• September 23, 2009

BCBSND explains potential impacts of health reform

Blue Cross Blue Shield of North Dakota this week issued details explaining the company's position on national health reform. BCBSND supports proposals that assure every person in North Dakota is covered with appropriate health insurance. The company opposes a government-run plan that would pay hospitals and doctors in North Dakota at Medicare rates.

"Today, Medicare pays North Dakota hospitals and doctors at some of the lowest rates in the country," said BCBSND President and CEO Paul von Ebers. "We are concerned that if a large number of North Dakotans are covered by a government plan that paid at Medicare rates, we would actually drive hospitals out of business and cause many physicians to leave the state. So, we cannot support a plan that would severely damage the health care system of the state."

BCBSND also believes a government-run health plan would unravel the existing business-based system, and a government-run plan would hinder much-needed delivery system reforms critical to controlling costs. The business-based model works because the private sector is free to innovate and is already successful with programs such as centers of excellence, pay-for-quality and chronic care management.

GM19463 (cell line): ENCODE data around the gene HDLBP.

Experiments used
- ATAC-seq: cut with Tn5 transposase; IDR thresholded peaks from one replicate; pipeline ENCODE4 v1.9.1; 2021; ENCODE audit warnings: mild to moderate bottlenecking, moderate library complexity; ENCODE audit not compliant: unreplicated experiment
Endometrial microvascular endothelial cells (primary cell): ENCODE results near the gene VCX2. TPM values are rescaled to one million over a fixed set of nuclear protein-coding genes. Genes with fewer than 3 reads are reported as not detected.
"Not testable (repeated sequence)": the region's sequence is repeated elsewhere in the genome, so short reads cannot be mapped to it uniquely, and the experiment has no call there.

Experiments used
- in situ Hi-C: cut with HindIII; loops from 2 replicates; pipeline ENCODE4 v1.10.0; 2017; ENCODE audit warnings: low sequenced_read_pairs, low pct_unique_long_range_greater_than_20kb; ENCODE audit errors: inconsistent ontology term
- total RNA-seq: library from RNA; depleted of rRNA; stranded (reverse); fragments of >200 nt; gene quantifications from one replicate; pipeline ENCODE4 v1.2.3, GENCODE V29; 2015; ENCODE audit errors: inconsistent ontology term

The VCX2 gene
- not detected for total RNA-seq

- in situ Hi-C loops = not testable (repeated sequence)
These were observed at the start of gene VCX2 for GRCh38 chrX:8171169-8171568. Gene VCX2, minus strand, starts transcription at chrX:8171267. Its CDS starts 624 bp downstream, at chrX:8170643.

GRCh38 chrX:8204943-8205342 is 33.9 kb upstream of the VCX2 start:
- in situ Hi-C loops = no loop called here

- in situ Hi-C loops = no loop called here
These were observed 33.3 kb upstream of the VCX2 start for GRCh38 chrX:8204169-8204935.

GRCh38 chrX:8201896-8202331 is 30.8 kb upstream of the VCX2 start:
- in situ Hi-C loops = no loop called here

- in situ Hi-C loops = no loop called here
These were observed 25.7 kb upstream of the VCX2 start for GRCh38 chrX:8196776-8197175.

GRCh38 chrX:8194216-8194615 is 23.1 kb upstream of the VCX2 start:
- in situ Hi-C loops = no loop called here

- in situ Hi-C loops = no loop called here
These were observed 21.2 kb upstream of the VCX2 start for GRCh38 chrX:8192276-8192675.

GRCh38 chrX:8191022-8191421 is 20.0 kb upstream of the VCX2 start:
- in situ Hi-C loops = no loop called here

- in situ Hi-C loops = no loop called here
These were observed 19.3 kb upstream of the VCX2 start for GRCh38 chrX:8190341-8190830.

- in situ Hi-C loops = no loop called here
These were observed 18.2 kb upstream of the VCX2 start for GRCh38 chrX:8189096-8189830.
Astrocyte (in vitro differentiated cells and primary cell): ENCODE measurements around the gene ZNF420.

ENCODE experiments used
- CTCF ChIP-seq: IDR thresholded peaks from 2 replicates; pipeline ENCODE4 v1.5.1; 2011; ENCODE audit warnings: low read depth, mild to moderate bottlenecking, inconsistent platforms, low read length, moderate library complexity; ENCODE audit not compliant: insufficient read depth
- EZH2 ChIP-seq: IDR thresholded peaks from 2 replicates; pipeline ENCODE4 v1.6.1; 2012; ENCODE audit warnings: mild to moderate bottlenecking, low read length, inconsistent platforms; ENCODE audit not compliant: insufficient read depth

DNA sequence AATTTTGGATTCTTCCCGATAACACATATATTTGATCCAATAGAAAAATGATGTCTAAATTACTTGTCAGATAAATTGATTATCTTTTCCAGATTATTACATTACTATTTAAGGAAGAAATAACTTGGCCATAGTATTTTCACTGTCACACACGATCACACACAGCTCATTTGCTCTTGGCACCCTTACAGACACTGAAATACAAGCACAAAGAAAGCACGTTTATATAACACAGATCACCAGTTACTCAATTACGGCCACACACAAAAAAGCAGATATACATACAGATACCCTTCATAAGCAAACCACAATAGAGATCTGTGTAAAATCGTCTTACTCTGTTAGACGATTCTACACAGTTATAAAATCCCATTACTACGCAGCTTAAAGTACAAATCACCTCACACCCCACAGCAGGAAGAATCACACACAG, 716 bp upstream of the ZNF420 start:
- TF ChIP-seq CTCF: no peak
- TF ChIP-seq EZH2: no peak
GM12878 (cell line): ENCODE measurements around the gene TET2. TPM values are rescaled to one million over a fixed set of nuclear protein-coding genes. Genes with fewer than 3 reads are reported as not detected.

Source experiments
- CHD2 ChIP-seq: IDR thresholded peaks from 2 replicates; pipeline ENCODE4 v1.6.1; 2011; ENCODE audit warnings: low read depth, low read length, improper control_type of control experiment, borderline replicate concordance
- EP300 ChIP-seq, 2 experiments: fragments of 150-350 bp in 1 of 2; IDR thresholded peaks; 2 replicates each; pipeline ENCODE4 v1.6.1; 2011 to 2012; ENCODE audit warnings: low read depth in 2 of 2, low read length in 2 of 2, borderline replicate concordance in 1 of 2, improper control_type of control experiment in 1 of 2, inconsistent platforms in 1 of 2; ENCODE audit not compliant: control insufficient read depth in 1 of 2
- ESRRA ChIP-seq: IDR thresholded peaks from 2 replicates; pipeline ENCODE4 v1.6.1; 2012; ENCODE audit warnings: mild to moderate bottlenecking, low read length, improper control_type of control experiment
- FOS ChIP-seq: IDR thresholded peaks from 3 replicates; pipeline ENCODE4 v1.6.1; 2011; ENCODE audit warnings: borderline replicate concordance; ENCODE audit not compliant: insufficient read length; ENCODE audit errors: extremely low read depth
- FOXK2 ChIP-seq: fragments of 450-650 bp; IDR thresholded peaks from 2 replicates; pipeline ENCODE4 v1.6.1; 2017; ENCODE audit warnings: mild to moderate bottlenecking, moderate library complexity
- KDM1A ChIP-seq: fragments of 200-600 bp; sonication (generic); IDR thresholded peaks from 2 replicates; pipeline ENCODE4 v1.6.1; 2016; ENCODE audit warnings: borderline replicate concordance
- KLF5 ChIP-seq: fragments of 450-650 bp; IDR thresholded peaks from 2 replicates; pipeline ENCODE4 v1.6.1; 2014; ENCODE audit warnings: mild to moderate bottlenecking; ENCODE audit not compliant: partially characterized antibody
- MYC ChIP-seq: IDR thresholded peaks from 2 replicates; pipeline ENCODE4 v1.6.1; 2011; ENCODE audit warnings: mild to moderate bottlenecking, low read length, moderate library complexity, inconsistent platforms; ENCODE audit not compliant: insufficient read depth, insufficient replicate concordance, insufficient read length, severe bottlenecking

BCBSND supports coverage for everyone, including the 75,000 uninsured North Dakotans. The company favors state exchanges that would help consumers compare a variety of health insurance plans. And the company favors state regulation of the insurance industry, rather than federal insurance regulation.

BCBSND believes reform is needed focusing on compensating providers for quality of care and moving away from fees for service, or compensating providers for the quantity of services provided. BCBSND supports technologies that help consumers and providers be more efficient and informed, and the company backs prevention and wellness programs.

"We all need to play a key role in taking personal responsibility for better health, ultimately helping reduce medical procedures and treatments," according to BCBSND's position paper.